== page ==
This needs a lot of help. I think we need to enlist some other attorneys in discussing this whole topic. I will tackle it, but it will be a project. Wow. The introductory sentence in itself is POV, because what tort reform intends is controversial and should be stated as such.MollyBloom 06:33, 11 June 2006 (UTC)

More discussion on WP:RS Talk re: Electronic mailing lists[edit]

A new proposal, minus the cautions, from user Doright has been added to our discussion. If you want to know what's behind this, review Talk:On the Jews and Their Lies, but only if your really want to know. 8-) --CTSWyneken 10:49, 11 June 2006 (UTC)

Well, Doright unilaterally inserted his text as follows, replacing the one we discussed. I reverted once, and he has now reverted it. I'm backing off to prevent an edit war. I would appreciate it if you would comment on this. The text he has inserted says:

Electronic mailing list archives

Electronic mailing list archives are collections of email messages related to a given topic. If such a list is moderated by a reliable entity or hosted by a reputable organization (e.g., H-Net: Humanities and Social Sciences Online, that confirms the identity of its contributors, they may not suffer from the above stated identity problem of Usenet. Therefore, they can be cited and carry the authority (if any) of the person being cited. As with all sources, it is incumbent upon the editor to ensure that the person being cited is notable. All citations must include the name of the person being cited, the message subject line, the archive or forum name and date. --CTSWyneken 20:24, 11 June 2006 (UTC)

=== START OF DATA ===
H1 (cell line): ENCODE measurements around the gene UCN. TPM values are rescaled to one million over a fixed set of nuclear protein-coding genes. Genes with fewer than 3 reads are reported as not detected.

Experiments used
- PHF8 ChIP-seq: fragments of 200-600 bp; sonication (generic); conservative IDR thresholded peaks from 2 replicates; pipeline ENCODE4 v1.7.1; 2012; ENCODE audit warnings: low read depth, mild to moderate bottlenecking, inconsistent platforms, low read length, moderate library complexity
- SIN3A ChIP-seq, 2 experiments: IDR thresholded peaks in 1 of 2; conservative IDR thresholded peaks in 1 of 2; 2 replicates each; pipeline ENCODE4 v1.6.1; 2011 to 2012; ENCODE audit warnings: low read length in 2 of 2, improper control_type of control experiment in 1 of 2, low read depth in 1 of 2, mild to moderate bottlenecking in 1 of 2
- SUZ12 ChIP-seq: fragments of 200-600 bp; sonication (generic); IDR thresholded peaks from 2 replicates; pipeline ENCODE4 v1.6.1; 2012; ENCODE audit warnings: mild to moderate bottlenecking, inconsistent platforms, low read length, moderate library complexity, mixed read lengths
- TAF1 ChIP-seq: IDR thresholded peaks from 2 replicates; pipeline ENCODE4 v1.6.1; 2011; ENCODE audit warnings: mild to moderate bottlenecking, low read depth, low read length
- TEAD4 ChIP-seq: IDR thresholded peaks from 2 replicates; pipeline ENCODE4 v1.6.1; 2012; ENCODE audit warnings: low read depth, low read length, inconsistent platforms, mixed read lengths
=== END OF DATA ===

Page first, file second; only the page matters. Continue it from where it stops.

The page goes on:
At-will employment[edit]

Re Turabian format - I added the page number to footnote 1 on the article on At-will employment. Also, I deleted a comma. Are my changes correct, under the Turabian format? Yours, Famspear 04:16, 22 June 2006 (UTC)

Still interested in Judiciary?[edit]

I've posted this on the two category pages and I'm copying it here in case you're interested.

Judiciary: government, court systems & judges
I'm no lawyer, but the categories Category:Judiciaries and Category:Court systems by country look like a duplicated mess to me. Someone easily confused (?) might have expected to find a more logical structure, like: branches of national government; court systems; and judges. I've made a few tweaks at the moment, and I'm wondering about proposing the merger of court systems into judiciaries to help sort out the differences between the two. Any views??--Mereda 14:45, 23 June 2006 (UTC)